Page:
Lightnin' Hopkins taught us, "the rubber on a wheel is faster than the rubber on a heel" and Muddy Waters taught us "you don't have to be the best one; just be a good 'un" .. that just about says it all, always strive to be a good 'un.— Billy Gibbons
The most inspiring Billy Gibbons quotes that are easy to memorize and remember
Well, everybody faces the fact there really aren't many records stores around to just go and browse. Maybe browse online, yet that tactile feel of flipping through a stack of vinyl remains one of life's simple pleasures.
Every once in awhile I'll call up Eddie (Van Halen) and ask, Found that fourth chord yet?
The rawness and the richness of music on vinyl almost went away, but it still seems to be on a lot of people’s radar, and for good reason. It does something different than more accessible means of music playing, like MP3 players and downloads and whatnot. You get in front of these archaic contraptions that go ’round and ’round.
The blues is a mighty long road. Or it could be a river, one that twists and turns and flows into a sea of limitless musical potential.
Sounds like the blues are composed of feeling, finesse, and fear.
Turn on, tune up, rock out.
My discussion with Keith Richards about the creative process led me to believe that there's an invisible presence of a stream of ever-flowing creativity that we overhear-all you have to do is pull up the antenna and dial it in. This presence allows you to maintain your sense of origin and move forward.
ZZ Top did get a chance to play with Lightnin' Hopkins and Jimmy Reed, there's still that one, single song we just can't shake... J.B. Hutto's "Combination Boogie".
A blown-out tube ripped some of the grind from the amplifier, throwing us into a momentary tizzy. The unusual sound led me to play unusually, and the recorded take turned out to be a keeper. Insriration can come from the most unlikely places ... keep your head on and your ears open.
Until you learn to play what you want to hear, you're barking up the wrong tree.
If you're really looking for something in particular, it helps to take your time.
White people get nervous and speed things up.
You don't have to be in a hurry because you ain't got nothing to gain and you ain't got nothin' to lose. And that's where the groove lies.
Lightnin' Hopkins was something of a fixture on the Houston coffee house scene so we were witness to eccentric blues brilliance close up. Then, believe it or not, along came the wave of the English cats like John Mayall, Eric Clapton and the Stones embracing the great American art form - the blues.
Brian Eno and Robert Fripp's foray into some artful excursions into some ethereal electric experiments. There was a lot curious activities emerging in London, Amsterdam, and Berlin back then developing some fiercely fuzzy of synth-like effects way outside the norm which really blew the lid off things.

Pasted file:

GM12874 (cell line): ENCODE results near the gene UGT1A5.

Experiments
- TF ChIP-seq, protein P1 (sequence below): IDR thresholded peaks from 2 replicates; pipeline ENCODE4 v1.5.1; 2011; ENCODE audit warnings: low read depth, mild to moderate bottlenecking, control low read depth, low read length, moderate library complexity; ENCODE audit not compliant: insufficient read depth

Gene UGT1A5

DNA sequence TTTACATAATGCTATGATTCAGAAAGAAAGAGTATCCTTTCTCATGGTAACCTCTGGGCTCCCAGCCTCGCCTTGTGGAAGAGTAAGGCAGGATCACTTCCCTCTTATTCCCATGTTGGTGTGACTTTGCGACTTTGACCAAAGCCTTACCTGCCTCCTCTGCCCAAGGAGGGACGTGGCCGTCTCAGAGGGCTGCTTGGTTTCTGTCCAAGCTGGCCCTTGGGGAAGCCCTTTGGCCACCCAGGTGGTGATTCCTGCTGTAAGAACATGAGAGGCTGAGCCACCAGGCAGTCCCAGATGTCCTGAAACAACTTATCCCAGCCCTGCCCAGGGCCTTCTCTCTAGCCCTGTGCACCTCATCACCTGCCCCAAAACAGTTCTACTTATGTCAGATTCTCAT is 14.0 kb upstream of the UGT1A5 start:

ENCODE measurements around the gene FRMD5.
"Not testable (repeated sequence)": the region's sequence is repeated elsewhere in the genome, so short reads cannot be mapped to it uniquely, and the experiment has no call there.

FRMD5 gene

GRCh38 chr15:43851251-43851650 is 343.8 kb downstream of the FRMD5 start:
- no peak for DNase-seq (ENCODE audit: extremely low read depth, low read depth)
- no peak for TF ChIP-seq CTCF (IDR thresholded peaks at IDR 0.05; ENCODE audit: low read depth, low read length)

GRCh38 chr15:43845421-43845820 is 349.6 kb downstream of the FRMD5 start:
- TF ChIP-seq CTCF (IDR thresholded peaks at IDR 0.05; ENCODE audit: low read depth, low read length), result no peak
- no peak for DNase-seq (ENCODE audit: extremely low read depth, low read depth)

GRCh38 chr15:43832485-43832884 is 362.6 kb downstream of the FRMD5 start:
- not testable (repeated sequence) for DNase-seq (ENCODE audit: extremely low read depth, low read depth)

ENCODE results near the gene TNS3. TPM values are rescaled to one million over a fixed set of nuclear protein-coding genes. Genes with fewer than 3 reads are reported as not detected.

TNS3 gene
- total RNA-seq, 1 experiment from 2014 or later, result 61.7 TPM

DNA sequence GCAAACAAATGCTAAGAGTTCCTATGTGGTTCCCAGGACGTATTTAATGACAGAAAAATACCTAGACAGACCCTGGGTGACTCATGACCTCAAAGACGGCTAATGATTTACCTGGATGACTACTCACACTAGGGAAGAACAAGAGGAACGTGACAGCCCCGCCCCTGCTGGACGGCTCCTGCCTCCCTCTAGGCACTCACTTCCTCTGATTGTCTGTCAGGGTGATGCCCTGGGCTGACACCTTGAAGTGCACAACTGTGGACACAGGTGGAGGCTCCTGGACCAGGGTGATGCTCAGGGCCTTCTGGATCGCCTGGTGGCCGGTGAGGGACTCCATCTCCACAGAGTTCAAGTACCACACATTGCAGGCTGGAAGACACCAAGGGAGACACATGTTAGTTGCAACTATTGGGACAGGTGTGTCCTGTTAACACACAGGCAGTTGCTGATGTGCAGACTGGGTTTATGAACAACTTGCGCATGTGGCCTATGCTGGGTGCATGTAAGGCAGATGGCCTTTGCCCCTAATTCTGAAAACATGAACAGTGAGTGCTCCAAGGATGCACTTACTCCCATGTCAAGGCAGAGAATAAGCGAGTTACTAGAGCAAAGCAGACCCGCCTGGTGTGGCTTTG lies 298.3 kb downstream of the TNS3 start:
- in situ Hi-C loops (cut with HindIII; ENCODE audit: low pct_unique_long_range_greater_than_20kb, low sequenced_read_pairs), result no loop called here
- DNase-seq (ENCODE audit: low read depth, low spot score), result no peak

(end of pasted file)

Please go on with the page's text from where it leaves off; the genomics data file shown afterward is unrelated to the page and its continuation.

Did Muddy Waters play an acoustic? Well of course he did.
But did he turn his back on being able to plug it in and play louder? No, he plugged in and turned it up and got miles and miles ahead of the game in one fateful act of just plugging in.
When I was around 7 or 8 my Dad took me to a B.
B. King recording session, well, that really did it. Huge and lasting impressions. After all that I pretty much knew playing guitar was something I was going to do because I just had to do it. And I did.
Water doesn't hurt a vinyl record. Put it into a dishwasher and you're fine.
Experience is definitely the high road once driven.
It actually enhances the songwriting and song sourcing process.
They prospect of seeing oneself in the mirror clean-shaven is too close to a Vincent Price film... a prospect not to be contemplated, no matter the compensation.
Our skin colours may vary, but what's upstairs - there's certain things we've all got in common.
My mom took my sister and me to see Elvis [Presley] in concert when was, maybe 5 or 6, and I liked everything about it.
Ever since I was a little kid and first heard Jimmy Reed's 'Honey, Don't Let Me Go,' the blues has been in my blood.
In 1950, the biggest amp you could get was no bigger than a tabletop radio.
It doesn't take much to be good, but it takes a lot to be real good.
The band is tight enough. Quit practicing!
I've been touted for my guacamole. I'll stand by my method. People have asked me to come to their home and prepare it. Restaurants have asked me about it.
The blues is life itself.
I too once belived in the heavier gauge string as a superior tone source.
However, thanks to the graciousness of B.B. King I learned that a lighter-gauge string offers superior playing comfort ... try it, you may like it.
Having a visual element to your band is a good thing.
It's important to collect unusual characters. It keeps you sharp.
Each guitar has its own character and personality, which can be magnified once the player engages in beatin' it up
There's not a single genre that is hard to find or hard to get.
It's a real uphill challenge to battle the white-guyness.
Sooner rather than later, any other form other than digital media will be a thing of the past. It won't vanish, but let's face it, this is seemingly the way of the future.
Most of the reggae awareness is still among music industry people and people who are already into all types of music.
Can't do it, simply cause underneath 'em is too ugly.
I probably owe as much to Jeff Beck as I do to Son House with connections to the blues.